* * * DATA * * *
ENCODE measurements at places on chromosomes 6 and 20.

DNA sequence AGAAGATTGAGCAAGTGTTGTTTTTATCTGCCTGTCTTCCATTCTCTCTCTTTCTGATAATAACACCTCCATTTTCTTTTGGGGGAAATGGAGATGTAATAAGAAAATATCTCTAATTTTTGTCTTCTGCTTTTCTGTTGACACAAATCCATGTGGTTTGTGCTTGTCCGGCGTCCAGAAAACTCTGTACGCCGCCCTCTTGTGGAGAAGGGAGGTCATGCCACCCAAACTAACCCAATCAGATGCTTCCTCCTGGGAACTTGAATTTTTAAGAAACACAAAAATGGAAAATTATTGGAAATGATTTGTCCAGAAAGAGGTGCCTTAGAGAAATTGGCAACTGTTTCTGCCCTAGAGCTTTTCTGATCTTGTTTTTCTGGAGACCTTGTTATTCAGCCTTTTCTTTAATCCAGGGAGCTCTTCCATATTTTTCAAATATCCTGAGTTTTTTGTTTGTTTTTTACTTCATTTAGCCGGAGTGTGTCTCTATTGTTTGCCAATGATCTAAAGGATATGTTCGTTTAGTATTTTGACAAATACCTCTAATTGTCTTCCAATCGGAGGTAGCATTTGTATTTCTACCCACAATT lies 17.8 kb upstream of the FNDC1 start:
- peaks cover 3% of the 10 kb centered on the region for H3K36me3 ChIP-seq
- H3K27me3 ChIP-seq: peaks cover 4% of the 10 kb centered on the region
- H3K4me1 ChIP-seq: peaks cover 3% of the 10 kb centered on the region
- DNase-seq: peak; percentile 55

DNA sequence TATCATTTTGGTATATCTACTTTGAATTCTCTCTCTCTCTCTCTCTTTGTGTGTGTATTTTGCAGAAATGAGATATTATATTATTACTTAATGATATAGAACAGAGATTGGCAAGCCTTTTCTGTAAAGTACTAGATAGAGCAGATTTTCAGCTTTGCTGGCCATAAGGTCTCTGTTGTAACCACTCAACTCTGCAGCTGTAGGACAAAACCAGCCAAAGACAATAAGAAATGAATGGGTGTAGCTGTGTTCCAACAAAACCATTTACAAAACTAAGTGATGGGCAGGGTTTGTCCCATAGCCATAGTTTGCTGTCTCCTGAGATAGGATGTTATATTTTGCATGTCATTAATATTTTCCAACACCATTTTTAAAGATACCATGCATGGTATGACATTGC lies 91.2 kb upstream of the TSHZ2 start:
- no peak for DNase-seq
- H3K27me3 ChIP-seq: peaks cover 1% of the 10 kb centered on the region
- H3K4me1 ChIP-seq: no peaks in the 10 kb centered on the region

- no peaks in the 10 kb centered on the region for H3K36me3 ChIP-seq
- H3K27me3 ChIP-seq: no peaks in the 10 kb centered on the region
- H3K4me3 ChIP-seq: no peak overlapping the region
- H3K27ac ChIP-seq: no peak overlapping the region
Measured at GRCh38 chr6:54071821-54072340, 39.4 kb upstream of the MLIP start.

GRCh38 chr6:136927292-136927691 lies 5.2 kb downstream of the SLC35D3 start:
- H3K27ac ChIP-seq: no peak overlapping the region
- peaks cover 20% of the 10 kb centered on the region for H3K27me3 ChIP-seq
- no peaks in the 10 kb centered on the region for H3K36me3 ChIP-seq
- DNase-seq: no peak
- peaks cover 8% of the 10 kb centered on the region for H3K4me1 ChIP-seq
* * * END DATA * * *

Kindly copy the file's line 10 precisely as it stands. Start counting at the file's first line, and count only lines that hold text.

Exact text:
- H3K4me1 ChIP-seq: no peaks in the 10 kb centered on the region